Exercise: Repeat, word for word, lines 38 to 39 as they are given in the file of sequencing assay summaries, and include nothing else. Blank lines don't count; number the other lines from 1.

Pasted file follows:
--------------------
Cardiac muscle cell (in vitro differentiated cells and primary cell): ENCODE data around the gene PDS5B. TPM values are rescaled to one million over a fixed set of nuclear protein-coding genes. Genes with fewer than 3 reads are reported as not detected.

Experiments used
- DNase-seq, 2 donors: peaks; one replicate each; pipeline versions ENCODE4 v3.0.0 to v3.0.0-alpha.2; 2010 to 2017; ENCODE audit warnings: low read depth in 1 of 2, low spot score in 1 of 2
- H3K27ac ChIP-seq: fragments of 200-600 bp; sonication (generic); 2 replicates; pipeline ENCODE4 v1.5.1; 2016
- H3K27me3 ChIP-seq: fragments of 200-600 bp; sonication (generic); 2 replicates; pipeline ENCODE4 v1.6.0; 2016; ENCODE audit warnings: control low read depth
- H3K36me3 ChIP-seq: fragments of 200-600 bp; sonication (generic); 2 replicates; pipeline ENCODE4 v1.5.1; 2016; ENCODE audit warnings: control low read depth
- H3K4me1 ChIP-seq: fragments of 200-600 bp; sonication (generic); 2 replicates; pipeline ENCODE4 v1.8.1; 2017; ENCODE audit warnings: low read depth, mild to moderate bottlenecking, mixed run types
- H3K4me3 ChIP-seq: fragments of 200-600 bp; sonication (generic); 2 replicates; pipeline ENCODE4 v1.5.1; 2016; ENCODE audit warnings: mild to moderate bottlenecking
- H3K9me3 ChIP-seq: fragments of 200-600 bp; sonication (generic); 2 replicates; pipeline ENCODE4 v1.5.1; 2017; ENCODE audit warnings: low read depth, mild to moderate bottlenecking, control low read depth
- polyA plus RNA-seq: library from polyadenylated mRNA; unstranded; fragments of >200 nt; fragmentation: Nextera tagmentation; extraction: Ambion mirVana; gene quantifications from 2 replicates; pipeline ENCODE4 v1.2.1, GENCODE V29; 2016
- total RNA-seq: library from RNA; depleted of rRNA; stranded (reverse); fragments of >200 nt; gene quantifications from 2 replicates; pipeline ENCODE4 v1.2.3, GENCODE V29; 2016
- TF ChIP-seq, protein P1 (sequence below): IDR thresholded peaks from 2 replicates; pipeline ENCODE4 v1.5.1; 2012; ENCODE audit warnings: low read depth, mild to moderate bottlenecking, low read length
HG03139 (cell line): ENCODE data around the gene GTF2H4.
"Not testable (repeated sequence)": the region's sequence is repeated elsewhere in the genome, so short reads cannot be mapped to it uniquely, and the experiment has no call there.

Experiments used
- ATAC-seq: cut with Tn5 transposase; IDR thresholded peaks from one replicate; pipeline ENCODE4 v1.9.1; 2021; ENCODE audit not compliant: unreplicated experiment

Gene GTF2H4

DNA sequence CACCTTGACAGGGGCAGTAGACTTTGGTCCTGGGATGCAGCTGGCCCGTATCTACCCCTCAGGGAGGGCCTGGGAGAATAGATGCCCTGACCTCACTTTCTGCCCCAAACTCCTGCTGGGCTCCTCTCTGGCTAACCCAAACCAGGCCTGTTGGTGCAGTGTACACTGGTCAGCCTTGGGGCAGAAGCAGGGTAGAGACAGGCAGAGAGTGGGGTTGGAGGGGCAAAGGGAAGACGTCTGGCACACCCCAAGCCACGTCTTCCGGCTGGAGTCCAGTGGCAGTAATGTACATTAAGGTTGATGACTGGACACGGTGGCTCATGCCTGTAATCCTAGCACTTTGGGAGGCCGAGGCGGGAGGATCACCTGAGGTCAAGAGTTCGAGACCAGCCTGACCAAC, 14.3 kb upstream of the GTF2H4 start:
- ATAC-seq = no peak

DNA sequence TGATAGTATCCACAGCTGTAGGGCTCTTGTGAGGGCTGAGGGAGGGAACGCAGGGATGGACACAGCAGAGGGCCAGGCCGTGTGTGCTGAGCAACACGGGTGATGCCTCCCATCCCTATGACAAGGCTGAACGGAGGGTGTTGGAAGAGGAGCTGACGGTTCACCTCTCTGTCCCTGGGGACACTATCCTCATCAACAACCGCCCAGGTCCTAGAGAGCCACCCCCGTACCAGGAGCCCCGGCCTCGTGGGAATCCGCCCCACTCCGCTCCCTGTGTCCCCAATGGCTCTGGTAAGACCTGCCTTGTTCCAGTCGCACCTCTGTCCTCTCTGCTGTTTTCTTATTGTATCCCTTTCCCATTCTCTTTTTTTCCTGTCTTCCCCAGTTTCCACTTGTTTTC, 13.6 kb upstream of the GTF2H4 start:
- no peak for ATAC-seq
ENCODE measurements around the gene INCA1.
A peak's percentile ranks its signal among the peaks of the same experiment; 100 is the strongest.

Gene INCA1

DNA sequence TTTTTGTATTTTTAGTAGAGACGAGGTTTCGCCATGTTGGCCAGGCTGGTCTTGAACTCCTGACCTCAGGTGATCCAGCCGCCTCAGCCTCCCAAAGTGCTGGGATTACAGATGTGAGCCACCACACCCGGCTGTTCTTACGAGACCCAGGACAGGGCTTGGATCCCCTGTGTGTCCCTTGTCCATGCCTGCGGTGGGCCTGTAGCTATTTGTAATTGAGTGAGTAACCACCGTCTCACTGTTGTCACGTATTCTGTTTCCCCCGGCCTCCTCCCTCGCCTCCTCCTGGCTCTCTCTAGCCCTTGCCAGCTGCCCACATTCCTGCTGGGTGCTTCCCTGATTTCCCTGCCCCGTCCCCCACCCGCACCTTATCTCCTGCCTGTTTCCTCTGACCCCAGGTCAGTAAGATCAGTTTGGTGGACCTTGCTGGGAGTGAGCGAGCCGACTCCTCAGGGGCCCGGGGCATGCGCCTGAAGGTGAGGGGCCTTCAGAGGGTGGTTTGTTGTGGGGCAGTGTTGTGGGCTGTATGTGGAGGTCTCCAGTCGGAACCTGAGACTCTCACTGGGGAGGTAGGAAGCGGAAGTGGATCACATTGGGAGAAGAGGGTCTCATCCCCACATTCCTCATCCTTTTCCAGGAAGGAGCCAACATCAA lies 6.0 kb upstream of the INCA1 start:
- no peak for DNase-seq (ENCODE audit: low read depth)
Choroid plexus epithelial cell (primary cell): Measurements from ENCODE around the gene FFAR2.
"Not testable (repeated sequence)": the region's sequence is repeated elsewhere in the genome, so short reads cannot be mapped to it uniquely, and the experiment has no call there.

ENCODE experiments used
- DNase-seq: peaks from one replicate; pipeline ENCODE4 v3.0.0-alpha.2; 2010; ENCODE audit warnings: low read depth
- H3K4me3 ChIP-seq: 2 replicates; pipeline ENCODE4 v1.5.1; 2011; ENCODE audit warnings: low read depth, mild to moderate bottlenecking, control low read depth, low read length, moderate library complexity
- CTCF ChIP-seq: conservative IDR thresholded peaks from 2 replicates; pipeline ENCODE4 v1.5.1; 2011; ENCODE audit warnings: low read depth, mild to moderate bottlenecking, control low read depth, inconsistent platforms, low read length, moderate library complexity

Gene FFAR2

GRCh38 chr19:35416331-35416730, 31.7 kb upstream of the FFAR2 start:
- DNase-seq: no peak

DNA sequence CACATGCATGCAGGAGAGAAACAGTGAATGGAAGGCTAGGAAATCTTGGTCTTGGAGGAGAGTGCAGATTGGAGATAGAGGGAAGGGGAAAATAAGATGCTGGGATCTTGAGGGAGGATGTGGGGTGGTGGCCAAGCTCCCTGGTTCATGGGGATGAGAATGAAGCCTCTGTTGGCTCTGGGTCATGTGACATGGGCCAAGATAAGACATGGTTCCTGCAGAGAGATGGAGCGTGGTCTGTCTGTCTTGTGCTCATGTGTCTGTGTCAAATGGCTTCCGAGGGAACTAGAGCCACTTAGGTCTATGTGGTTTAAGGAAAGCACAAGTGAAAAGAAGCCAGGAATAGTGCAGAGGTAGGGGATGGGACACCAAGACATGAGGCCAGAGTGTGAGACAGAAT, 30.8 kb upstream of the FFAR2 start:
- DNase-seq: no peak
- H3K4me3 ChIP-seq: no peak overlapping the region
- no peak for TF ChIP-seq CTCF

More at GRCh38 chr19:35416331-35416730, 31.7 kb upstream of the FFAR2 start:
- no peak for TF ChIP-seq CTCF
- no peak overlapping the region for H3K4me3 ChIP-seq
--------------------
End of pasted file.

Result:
- H3K4me3 ChIP-seq: no peak overlapping the region
- no peak for TF ChIP-seq CTCF